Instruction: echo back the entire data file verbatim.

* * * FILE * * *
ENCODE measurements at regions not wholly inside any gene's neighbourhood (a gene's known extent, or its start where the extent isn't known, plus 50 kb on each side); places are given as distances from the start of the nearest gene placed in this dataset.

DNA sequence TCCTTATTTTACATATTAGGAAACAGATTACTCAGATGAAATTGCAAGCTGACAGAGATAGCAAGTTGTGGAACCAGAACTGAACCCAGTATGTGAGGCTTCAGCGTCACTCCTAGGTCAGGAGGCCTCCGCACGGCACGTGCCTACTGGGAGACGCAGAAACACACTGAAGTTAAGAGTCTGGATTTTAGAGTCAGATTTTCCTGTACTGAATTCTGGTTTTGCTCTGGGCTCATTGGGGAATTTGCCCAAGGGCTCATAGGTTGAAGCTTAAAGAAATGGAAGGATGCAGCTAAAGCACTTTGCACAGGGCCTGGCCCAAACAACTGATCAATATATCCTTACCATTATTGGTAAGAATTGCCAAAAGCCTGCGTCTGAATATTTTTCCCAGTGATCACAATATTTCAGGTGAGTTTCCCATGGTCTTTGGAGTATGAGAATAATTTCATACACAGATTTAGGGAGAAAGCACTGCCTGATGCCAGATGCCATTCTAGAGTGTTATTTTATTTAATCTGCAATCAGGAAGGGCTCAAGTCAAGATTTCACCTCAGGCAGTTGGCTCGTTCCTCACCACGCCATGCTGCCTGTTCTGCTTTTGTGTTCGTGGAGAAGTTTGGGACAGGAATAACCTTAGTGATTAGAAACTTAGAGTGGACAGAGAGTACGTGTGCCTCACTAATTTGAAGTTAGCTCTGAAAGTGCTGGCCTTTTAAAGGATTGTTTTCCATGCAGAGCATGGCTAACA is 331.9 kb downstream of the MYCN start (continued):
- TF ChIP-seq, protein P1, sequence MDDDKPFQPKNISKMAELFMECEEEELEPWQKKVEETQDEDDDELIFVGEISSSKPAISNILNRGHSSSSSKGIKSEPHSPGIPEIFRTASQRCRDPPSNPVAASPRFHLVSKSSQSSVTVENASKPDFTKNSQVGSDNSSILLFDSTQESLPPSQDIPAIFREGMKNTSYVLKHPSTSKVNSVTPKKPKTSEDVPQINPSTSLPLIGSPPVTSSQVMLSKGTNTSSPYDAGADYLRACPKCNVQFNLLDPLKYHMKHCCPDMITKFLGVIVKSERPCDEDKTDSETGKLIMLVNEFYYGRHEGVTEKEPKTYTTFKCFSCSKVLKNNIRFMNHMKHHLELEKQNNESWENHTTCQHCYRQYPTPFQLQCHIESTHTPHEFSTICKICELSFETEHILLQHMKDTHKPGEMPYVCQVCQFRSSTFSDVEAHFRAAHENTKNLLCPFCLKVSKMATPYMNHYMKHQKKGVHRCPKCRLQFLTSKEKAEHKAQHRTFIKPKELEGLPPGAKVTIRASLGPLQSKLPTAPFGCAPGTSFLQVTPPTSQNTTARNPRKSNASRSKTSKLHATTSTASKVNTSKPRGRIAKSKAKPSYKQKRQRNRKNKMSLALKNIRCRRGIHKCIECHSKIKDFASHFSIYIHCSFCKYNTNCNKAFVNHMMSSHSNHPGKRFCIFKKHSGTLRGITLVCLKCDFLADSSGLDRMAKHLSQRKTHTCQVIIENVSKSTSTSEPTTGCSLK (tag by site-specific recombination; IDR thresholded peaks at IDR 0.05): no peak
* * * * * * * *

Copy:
ENCODE measurements at regions not wholly inside any gene's neighbourhood (a gene's known extent, or its start where the extent isn't known, plus 50 kb on each side); places are given as distances from the start of the nearest gene placed in this dataset.

DNA sequence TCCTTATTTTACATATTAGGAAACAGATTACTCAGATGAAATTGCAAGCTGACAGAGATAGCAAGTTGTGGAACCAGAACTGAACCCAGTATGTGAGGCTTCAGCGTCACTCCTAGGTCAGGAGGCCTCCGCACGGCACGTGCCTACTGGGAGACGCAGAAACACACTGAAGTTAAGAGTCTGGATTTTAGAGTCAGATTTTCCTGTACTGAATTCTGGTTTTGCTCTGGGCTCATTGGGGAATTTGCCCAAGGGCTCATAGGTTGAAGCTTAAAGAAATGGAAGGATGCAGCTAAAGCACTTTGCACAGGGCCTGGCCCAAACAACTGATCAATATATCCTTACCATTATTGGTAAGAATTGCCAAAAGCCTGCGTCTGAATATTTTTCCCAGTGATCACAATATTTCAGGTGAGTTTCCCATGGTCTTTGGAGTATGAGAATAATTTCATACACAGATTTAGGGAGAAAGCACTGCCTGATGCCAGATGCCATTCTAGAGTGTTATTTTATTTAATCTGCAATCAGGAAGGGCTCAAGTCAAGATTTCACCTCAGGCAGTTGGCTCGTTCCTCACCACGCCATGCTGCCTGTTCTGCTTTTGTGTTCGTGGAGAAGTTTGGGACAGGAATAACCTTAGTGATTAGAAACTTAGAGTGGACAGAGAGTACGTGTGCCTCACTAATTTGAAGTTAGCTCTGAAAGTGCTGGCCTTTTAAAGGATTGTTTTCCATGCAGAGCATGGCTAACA is 331.9 kb downstream of the MYCN start (continued):
- TF ChIP-seq, protein P1, sequence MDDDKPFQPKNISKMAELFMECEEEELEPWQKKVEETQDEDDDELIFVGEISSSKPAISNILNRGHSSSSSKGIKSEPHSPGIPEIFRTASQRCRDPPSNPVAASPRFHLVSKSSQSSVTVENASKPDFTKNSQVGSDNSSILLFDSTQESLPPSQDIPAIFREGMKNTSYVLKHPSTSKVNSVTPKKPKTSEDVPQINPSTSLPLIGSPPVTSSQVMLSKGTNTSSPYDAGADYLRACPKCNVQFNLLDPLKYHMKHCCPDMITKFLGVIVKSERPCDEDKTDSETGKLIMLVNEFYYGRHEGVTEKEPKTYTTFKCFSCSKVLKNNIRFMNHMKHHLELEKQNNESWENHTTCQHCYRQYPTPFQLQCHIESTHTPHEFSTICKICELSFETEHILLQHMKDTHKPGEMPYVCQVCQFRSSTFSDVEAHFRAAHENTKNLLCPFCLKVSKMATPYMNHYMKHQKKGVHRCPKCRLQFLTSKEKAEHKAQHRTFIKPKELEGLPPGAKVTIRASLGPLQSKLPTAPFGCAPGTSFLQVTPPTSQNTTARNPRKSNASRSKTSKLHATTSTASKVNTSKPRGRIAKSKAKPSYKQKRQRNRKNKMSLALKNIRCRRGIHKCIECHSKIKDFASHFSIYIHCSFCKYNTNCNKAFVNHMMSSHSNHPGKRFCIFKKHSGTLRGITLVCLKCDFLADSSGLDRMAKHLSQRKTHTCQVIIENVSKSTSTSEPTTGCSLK (tag by site-specific recombination; IDR thresholded peaks at IDR 0.05): no peak